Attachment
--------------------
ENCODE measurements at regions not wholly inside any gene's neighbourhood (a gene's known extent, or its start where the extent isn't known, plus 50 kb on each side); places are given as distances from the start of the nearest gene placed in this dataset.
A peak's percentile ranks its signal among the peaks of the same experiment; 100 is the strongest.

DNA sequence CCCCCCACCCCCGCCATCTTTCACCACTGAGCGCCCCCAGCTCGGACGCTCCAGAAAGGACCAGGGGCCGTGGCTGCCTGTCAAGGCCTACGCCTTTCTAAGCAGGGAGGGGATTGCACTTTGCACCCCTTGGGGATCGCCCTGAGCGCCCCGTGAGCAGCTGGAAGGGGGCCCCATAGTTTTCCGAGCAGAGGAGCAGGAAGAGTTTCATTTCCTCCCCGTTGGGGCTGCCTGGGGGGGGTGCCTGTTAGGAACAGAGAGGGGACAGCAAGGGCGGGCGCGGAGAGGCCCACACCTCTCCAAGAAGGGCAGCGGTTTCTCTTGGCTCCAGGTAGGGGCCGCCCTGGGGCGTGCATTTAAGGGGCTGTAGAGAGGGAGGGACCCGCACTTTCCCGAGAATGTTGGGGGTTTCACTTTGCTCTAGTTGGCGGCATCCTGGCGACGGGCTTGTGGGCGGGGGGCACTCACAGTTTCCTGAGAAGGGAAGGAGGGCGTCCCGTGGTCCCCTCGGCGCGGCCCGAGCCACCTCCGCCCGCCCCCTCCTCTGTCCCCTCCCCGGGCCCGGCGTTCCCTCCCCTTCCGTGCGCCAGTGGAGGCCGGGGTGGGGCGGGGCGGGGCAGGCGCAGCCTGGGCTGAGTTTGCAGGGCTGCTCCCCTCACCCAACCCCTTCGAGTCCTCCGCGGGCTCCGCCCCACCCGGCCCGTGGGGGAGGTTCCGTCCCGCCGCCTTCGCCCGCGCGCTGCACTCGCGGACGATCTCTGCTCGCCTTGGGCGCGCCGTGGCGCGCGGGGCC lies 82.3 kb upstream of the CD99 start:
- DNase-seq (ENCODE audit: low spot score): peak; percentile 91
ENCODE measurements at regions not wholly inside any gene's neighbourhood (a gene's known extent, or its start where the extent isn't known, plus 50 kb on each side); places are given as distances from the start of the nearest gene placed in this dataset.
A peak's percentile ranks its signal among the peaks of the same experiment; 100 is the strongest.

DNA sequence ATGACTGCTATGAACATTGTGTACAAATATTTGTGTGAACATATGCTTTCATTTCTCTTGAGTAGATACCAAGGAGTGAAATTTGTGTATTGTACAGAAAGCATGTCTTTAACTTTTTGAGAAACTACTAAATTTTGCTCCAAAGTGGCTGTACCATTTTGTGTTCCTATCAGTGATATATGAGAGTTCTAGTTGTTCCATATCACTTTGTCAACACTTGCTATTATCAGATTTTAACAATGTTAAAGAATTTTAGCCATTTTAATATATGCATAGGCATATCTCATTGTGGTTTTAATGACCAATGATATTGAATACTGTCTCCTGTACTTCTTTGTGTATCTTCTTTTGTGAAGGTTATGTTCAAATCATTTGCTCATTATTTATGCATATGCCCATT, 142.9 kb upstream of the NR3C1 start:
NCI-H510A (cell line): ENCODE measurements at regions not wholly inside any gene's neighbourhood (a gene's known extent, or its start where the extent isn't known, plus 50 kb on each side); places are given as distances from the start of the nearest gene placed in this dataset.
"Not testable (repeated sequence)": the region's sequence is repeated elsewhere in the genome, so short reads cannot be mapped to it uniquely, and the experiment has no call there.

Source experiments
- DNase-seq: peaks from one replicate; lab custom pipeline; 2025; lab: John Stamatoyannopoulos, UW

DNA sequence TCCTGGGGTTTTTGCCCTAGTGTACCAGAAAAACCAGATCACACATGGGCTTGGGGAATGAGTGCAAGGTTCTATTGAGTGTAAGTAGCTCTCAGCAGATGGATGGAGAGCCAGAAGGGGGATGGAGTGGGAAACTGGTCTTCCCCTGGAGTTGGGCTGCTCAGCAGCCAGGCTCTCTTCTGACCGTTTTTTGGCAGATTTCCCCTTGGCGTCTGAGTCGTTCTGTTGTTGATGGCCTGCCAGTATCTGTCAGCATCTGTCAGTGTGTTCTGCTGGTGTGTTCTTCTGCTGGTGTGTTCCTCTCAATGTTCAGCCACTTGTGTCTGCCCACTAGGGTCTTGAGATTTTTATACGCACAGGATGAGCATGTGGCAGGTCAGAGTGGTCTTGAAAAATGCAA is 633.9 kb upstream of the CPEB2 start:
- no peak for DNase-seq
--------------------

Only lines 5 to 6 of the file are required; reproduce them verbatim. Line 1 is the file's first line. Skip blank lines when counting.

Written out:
ENCODE measurements at regions not wholly inside any gene's neighbourhood (a gene's known extent, or its start where the extent isn't known, plus 50 kb on each side); places are given as distances from the start of the nearest gene placed in this dataset.
A peak's percentile ranks its signal among the peaks of the same experiment; 100 is the strongest.